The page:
The NFL has held Divisional Playoffs since 1970. The playoffs match the top four teams in each Conference. Until this year the average score in these games has been 28 to 15. This year the average score was 38.5 to 30.5. This means that, on average, teams combined to score 69 points per game in compared to the historic average of 43 points. In recent years the most successful NFL teams have had strong offenses but weaker defenses. The past three years have seen three of the four highest scoring Divisional Playoff weekends in history. In 2010-2011 the 8 teams playing in this round of the playoffs set the previous record by scoring a combined 232 points in four games.
This year the eight teams combined for 276 points. No team scored fewer than 28 points (the Texans and the Seahawks scored exactly 28). The San Francisco 49ers scored more points (45) than both teams combined typically score in a playoff game. The scoring total this year is about 60% higher than the historic average and 19% higher than the previous record set in 2010-2011.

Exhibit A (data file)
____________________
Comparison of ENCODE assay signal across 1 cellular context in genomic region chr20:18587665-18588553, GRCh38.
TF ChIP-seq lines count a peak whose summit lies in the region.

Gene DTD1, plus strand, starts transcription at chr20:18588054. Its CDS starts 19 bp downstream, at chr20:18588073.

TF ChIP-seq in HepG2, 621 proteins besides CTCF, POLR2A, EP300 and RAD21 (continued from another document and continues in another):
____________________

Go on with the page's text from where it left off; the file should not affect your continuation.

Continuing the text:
I am not longing for a return to 1970, when both the Cowboys and Colts shut out their opponents (the Bengals and Lions) and a total of 88 points were scored by all teams in the four playoff games. This weekend’s games were no doubt more entertaining than the Cowboys 5-0 victory over the Lions in 1970. The rules have changed since 1970 to favor offenses in general and the passing game in particular. If the best teams in each conference are unable to hold their opponents to under 28 points, perhaps the pendulum has swung too far in favor of NFL offenses.